“We have taken decisive measures to address concerns about political instability and are committed to ensure policy certainty and consistency. There is a greater sense of optimism among our people.”

Business confidence improving in SA companies

The President said citizens are hopeful about the future.

He said business confidence among South African companies has improved and foreign investors are looking anew at opportunities in the country.

“Some financial institutions have identified South Africa as one of the hot emerging markets for 2018.

“Our task, as South Africans, is to seize this moment of hope and renewal, and to work together to ensure that it makes a meaningful difference in the lives of our people.

“This year, we will be initiating measures to set the country on a new path of growth, employment and transformation.”

He said government has to build further on the collaboration with business and labour to restore confidence and prevent an investment downgrade.

As the Minister of Finance is set to deliver the budget on Wednesday, the President said tough decisions have to be made to close the fiscal gap, stabilise debt and restore state-owned enterprises to health.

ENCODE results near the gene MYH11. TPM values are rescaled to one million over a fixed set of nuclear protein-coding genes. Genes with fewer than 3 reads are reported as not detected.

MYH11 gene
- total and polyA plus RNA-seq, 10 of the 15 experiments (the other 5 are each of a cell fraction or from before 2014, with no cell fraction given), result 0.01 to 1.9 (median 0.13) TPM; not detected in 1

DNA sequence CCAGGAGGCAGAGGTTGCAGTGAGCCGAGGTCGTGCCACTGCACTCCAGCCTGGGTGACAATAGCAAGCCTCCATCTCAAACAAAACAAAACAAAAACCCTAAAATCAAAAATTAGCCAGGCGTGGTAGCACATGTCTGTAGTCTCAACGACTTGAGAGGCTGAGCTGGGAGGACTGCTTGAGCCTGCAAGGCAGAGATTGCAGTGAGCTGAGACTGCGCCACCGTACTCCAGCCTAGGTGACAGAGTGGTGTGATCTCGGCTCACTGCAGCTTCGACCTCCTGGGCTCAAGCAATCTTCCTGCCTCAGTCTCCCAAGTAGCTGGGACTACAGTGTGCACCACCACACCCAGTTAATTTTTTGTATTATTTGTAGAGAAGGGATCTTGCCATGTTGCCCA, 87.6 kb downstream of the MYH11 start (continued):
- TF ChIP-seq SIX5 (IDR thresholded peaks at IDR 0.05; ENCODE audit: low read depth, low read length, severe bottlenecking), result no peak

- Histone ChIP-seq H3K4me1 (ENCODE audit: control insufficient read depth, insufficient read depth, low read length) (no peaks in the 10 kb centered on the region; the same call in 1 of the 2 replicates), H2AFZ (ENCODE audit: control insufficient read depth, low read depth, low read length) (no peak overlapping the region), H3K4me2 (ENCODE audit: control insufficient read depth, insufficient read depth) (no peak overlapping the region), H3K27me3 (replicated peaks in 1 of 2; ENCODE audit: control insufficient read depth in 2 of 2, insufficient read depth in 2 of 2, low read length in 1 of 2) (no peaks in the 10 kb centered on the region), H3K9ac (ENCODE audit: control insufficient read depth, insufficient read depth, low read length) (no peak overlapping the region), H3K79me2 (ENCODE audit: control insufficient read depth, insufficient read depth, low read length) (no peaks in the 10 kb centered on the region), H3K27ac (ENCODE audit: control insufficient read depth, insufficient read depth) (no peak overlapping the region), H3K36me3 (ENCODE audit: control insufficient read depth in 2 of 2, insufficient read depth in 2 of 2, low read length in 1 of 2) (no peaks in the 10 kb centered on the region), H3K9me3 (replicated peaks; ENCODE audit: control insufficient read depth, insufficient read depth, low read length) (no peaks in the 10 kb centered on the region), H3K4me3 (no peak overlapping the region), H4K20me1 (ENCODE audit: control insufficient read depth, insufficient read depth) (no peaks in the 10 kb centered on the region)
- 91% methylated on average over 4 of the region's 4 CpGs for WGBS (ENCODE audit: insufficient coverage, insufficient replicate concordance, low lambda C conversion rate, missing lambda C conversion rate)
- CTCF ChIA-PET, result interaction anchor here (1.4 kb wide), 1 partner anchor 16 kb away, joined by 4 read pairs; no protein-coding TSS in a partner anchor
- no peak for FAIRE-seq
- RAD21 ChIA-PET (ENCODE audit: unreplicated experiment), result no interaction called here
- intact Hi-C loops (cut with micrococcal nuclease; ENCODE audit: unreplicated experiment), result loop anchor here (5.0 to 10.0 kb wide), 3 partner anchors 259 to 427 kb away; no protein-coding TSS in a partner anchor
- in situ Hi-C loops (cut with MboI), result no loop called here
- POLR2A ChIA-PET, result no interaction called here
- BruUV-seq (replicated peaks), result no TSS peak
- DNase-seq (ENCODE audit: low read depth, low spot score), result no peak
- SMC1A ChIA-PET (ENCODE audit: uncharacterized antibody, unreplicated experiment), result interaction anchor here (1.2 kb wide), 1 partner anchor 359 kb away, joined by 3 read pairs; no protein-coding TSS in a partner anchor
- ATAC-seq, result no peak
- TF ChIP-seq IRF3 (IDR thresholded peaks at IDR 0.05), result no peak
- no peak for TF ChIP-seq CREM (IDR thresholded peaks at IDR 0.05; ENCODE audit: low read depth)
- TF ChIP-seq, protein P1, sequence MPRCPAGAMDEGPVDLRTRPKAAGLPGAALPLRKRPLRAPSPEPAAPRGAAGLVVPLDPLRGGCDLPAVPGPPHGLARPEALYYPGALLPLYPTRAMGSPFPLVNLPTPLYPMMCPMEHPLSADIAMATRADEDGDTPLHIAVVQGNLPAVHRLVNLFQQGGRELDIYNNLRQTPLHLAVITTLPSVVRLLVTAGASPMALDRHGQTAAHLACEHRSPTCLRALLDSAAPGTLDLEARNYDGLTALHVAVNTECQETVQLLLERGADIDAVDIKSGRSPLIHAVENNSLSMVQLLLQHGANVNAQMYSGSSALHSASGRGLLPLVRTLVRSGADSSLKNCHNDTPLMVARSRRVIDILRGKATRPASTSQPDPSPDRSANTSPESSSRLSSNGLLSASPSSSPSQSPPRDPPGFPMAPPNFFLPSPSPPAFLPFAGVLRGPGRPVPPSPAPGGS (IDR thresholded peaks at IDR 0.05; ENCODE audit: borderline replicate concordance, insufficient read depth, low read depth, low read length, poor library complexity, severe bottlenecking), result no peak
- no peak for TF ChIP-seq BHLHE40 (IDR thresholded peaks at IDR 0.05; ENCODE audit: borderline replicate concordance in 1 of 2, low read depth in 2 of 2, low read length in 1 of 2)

“We are going to embark on a number of measures to address the unemployment challenge.”

He also said that he would, within the next few months, convene a jobs summit to align the efforts of every sector and every stakeholder behind the imperative of job creation.

“The summit will look at what we need to do to ensure our economy grows and becomes more productive, that companies invest on a far greater scale, that workers are better equipped, and that our economic infrastructure is expanded.

“We will expect this summit to come up with practical solutions and initiatives that will be implemented immediately.”

Government to tackle corruption head-on

The President said government will intervene decisively to stabilise and revitalise state owned enterprises.